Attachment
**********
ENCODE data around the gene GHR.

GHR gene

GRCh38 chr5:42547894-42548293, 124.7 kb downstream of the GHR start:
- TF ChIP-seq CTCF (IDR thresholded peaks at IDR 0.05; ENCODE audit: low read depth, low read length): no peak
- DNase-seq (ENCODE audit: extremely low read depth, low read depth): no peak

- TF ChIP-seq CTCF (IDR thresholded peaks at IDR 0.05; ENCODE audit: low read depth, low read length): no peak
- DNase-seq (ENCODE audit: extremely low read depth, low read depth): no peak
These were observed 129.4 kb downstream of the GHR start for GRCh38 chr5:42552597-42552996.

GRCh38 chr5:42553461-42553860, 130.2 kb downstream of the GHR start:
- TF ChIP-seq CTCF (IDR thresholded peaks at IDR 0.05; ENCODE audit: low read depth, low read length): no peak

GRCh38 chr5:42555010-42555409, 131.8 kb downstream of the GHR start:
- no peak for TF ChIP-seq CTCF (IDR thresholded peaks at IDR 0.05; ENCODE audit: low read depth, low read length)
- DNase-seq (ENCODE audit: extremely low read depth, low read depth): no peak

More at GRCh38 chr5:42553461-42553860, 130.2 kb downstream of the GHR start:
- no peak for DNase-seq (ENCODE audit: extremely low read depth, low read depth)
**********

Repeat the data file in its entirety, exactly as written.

ENCODE data around the gene GHR.

GHR gene

GRCh38 chr5:42547894-42548293, 124.7 kb downstream of the GHR start:
- TF ChIP-seq CTCF (IDR thresholded peaks at IDR 0.05; ENCODE audit: low read depth, low read length): no peak
- DNase-seq (ENCODE audit: extremely low read depth, low read depth): no peak

- TF ChIP-seq CTCF (IDR thresholded peaks at IDR 0.05; ENCODE audit: low read depth, low read length): no peak
- DNase-seq (ENCODE audit: extremely low read depth, low read depth): no peak
These were observed 129.4 kb downstream of the GHR start for GRCh38 chr5:42552597-42552996.

GRCh38 chr5:42553461-42553860, 130.2 kb downstream of the GHR start:
- TF ChIP-seq CTCF (IDR thresholded peaks at IDR 0.05; ENCODE audit: low read depth, low read length): no peak

GRCh38 chr5:42555010-42555409, 131.8 kb downstream of the GHR start:
- no peak for TF ChIP-seq CTCF (IDR thresholded peaks at IDR 0.05; ENCODE audit: low read depth, low read length)
- DNase-seq (ENCODE audit: extremely low read depth, low read depth): no peak

More at GRCh38 chr5:42553461-42553860, 130.2 kb downstream of the GHR start:
- no peak for DNase-seq (ENCODE audit: extremely low read depth, low read depth)